One content analysis of the top pornography movies from 2005 found that 88 percent of scenes showed violence against the performers, including slapping, spanking, gagging, choking, kicking or hair-pulling, and 94 percent of the time the violence was directed at women.

Seeing scenes like this makes an impact on adolescents. Researchers at the Center for Innovative Public Health Research (CiPHR) in San Clemente, Calif., found that youths who watched violent pornography were six times more likely to engage in sexually aggressive behavior compared to non-viewers. These behaviors include in-person sexual assault, or technology-based sexual harassment or solicitation.

This connection persisted even when other important factors like substance abuse, prior sexual victimization and aggressive behavior in general were taken into account. On the other hand, youths who viewed non-violent pornography were no more likely than non-viewers to act out aggressively.

"Not all porn is equal," said CiPHR president and research director Michele Ybarra. "We expected to see a difference, but not to this magnitude."

Viewing non-violent pornography may present its own concerns. According to a 2009 study on “Sexual Attitudes and Behaviors Associated With U.S. Early Adolescents’ Exposure to Sexually Explicit Media,” by Jane Brown, 13- to 14-year-old males who watched Internet pornography, X-rated videos and read pornographic magazines were nearly three times more likely than their non-viewing peers to have engaged in oral sex (59 percent versus 20 percent), and 10 times more likely to have engaged in sexual intercourse (38 percent versus 4 percent) two years later as 15- and 16-year-olds.

But watching non-violent pornography doesn't rise to the alarming public health crisis that violent pornography is creating, said Ybarra.

"How you feel from a moral perspective is valid, but separate, from a public health perspective," she said, "and violent pornography is qualitatively different than non-violent."

Neurological pathways

The adolescent brain is not simply a smaller, newer version of the adult brain. Instead, it's more of a "work in progress," where connections are constantly being made as systems continue to develop.

"Their brains are not fully developed," said Bertha K. Madras, a professor of psychobiology in the department of psychiatry at Harvard Medical School, speaking of adolescents. "Their executive part, the frontal lobe that puts the brakes on impulses, is involved in sizing up situations, assigning a rational response to emotional situations, all of that is simply underdeveloped in the adolescent."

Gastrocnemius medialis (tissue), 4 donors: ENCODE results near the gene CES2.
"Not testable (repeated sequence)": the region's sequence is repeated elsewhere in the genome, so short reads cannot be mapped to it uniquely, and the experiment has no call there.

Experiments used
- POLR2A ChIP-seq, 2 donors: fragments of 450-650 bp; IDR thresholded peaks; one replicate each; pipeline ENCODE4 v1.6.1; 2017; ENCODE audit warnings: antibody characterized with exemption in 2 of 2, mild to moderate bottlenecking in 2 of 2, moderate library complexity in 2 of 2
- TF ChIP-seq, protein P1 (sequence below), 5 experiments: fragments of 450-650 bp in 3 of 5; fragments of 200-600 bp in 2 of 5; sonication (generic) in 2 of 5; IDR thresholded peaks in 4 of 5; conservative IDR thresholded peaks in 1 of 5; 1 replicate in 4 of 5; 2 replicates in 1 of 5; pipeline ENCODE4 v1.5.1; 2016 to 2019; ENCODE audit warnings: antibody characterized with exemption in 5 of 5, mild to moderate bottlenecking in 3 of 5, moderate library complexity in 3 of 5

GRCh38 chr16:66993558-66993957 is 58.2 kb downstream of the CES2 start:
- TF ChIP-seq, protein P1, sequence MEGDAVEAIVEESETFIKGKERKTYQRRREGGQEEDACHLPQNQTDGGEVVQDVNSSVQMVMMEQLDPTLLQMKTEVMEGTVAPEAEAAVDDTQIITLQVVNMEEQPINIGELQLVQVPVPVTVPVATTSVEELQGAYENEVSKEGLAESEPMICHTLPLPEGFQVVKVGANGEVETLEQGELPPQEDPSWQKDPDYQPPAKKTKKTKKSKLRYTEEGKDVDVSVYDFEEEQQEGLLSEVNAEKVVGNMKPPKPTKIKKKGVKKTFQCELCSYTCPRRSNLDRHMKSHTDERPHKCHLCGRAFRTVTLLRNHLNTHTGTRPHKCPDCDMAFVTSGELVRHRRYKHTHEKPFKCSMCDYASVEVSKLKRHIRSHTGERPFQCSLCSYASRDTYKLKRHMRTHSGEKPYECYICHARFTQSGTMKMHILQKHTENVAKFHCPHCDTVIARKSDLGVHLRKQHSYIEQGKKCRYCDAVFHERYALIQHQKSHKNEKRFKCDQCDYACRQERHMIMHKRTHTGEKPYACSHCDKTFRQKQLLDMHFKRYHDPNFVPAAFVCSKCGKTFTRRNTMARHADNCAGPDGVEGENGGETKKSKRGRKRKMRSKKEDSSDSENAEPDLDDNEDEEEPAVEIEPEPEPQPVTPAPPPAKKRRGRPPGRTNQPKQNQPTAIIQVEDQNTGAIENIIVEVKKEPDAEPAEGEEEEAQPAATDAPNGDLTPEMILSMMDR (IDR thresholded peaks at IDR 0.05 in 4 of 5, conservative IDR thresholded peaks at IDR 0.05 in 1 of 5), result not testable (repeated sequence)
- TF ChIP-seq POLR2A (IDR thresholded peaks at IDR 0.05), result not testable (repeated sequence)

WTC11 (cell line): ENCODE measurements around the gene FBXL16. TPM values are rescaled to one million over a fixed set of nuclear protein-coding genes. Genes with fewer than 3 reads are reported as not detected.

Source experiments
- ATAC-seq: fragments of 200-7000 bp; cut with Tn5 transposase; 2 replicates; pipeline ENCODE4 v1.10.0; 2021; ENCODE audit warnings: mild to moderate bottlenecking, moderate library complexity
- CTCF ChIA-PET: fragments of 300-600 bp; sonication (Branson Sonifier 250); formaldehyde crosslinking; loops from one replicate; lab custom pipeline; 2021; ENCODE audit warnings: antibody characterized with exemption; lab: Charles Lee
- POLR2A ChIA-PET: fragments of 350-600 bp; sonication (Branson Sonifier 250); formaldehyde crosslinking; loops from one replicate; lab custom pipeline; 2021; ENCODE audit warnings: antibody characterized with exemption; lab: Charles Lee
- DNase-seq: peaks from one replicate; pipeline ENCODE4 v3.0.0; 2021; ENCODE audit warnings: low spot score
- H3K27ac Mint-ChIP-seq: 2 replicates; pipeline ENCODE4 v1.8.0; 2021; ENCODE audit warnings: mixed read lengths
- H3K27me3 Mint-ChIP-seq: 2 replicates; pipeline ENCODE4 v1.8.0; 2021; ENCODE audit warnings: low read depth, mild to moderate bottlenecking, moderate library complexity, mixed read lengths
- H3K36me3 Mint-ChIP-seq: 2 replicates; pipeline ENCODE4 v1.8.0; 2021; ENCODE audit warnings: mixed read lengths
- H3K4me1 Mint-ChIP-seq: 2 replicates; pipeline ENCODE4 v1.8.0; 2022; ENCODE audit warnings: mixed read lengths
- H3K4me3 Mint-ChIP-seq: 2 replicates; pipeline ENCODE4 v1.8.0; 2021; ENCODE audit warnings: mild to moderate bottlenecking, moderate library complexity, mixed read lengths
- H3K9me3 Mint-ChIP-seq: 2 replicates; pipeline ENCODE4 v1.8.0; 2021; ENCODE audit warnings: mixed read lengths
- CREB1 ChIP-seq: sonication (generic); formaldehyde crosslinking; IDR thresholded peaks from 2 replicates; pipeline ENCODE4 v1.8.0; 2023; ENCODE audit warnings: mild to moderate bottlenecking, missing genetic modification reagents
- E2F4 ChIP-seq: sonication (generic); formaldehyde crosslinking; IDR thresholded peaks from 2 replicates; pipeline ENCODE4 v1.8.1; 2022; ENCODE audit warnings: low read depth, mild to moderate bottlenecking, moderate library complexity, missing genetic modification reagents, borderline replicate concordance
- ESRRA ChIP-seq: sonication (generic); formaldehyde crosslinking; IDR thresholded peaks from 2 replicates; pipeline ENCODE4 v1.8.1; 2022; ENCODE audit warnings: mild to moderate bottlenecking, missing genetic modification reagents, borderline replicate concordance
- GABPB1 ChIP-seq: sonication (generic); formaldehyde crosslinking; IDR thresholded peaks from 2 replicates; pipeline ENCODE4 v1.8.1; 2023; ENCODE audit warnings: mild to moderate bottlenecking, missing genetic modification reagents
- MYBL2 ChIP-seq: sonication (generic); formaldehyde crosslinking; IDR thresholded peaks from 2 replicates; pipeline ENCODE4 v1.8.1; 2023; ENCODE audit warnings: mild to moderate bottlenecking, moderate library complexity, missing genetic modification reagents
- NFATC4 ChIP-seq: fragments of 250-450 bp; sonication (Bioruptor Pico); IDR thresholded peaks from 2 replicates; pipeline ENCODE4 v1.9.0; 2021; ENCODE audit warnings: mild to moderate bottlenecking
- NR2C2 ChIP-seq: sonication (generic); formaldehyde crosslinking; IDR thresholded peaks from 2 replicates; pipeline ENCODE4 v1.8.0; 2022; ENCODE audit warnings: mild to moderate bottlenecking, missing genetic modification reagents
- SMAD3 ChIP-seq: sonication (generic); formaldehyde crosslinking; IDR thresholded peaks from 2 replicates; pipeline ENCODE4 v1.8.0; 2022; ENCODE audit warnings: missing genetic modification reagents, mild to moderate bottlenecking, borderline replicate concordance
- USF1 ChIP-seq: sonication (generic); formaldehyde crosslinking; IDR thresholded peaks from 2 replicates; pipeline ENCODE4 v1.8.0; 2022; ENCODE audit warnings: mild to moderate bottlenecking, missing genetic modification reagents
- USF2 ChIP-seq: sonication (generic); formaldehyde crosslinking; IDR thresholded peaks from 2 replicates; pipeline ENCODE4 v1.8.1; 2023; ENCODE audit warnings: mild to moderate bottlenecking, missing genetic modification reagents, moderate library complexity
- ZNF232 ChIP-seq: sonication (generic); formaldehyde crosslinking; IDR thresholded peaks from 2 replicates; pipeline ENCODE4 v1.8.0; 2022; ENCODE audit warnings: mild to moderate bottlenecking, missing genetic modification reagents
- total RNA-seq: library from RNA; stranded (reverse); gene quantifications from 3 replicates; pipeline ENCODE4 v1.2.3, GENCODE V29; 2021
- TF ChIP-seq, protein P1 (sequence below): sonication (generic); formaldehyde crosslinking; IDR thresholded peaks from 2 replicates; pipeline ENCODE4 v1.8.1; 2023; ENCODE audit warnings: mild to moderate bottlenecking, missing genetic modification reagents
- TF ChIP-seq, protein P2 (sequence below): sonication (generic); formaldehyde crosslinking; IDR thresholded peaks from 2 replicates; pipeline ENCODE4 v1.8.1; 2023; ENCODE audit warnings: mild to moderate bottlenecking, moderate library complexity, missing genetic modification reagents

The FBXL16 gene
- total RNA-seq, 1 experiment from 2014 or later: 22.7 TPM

Those areas will continue to grow while unused connections will be pruned back until youths are about 25 years old. Parts of the dopamine circuitry are some of the last things to finish forming.

Dopamine is a chemical released in the brain in response to pleasurable activities, whether it is running, playing chess, eating a favorite food, shooting up heroin or watching pornography. After an enjoyable activity, the brain makes a mental note that it felt good, so it should repeat it, explained Peter Kalivas, professor and chairman of the Department of Neuroscience at the Medical University of South Carolina in Charleston.

After a few encounters with the same stimuli, the brain no longer produces as much dopamine. But drugs — and pornography, many believe — are so damaging because they produce large amounts of dopamine every time. Each shot of heroin or drink of alcohol cues the brain to absorb all it can about its surroundings. Pretty soon the user's entire world becomes linked with, and reminiscent of, drug use.

"That's thought to be how we get addicted, and whether that happens with biological things like sexual stimuli [or] highly palatable foods, you can become addicted to those other behaviors," Kalivas said.

Teens are at great risk for addiction — defined broadly by Kalivas as compulsive relapse and inability to regulate behavior — because their brains are still developing and unlike adults, are not "biologically mature enough to "exert cognitive control required to suppress sexual cravings, thoughts and behaviors elicited by pornographic content," according to a 2012 review of the latest research on the impact of Internet pornography on adolescents.

The inability to say "no" can have life-long impacts.

Madras has been studying the impact of drugs on the adolescent brain and preliminary data show that the risk of having an addiction as an adult is up to six times greater when adolescents begin using drugs or alcohol before the age of 14 than if they initiated drug or alcohol use after the age of 18.

While Madras can't authoritatively generalize her findings to pornography, she believes it might be possible that viewing pornography may have a similar impact on the brain — there's just more research needed.

How to change behavior

Kurt was 9 when he stumbled across pornography on his home computer while looking for music.

After that, he started hunting for it.

By the age of 12, he was looking at pornography three to four times a week. By 14, it was multiple times a day.

He went to Oxbow Academy — an inpatient treatment center in central Utah for boys who struggle with pornography — for almost 20 months and finished high school there.

Kurt, not his real name, learned how to handle his stress and anger and created a life plan that doesn't involve pornography or objectifying women. He's planning to attend Snow College where he wants to study computer programming. He's come so far, but he still knows he's not "cured."